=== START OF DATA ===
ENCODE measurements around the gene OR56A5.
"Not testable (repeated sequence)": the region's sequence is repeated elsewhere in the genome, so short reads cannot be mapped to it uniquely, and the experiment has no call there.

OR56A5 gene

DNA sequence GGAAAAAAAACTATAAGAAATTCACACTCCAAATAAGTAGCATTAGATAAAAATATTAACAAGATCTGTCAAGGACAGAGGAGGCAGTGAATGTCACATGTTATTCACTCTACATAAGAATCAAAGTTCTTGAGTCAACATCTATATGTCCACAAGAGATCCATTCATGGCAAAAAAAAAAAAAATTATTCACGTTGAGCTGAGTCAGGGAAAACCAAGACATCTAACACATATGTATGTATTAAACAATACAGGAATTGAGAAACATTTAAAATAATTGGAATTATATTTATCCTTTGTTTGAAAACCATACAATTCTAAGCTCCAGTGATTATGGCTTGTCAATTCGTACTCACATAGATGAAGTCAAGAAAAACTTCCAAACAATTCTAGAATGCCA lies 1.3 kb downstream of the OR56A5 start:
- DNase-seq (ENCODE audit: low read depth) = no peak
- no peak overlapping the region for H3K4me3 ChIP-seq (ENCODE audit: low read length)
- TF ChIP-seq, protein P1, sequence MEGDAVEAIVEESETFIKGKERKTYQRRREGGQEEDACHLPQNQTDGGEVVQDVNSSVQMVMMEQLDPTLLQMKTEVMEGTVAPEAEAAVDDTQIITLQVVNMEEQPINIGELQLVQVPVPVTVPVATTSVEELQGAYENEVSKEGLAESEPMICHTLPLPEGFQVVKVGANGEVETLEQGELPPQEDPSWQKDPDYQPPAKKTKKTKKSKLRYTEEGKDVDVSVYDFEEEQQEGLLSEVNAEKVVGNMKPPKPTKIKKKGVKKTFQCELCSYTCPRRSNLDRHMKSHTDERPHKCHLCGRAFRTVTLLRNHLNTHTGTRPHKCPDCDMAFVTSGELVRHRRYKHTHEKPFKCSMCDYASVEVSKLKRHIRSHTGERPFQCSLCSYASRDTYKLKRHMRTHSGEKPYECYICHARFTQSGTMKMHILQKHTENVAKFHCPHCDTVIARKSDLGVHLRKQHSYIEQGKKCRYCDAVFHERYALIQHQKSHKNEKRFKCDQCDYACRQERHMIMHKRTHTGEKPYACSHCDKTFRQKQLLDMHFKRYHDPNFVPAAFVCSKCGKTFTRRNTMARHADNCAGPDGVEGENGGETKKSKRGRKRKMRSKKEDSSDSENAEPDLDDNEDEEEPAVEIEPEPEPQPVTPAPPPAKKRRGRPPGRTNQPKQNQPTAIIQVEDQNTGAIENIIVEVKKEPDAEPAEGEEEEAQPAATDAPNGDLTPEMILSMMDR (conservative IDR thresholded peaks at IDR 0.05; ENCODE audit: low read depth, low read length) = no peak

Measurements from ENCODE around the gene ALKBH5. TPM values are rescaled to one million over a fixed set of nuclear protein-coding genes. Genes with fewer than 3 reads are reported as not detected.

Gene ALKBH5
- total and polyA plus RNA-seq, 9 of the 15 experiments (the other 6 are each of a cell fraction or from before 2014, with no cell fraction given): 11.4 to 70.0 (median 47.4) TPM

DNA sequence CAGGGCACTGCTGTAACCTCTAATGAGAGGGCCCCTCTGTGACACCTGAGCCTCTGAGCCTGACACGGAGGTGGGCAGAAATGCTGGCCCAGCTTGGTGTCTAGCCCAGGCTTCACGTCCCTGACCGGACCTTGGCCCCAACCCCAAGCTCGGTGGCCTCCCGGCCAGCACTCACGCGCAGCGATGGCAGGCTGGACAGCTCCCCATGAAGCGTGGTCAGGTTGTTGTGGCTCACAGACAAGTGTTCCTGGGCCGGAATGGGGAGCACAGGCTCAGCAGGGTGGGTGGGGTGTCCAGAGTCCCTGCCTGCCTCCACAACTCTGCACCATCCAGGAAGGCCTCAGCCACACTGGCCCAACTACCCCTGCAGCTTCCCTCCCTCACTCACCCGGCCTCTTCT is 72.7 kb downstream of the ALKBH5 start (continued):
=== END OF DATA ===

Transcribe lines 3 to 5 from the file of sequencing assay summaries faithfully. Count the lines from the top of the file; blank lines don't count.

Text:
OR56A5 gene

DNA sequence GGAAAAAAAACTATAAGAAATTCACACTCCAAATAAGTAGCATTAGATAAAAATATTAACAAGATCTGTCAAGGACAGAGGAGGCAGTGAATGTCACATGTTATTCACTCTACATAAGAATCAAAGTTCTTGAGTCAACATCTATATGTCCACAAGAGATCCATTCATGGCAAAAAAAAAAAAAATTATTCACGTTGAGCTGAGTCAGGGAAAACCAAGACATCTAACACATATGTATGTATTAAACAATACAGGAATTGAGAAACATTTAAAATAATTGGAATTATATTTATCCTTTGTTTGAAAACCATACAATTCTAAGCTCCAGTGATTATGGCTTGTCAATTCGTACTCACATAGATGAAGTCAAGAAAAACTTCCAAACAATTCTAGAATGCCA lies 1.3 kb downstream of the OR56A5 start:
- DNase-seq (ENCODE audit: low read depth) = no peak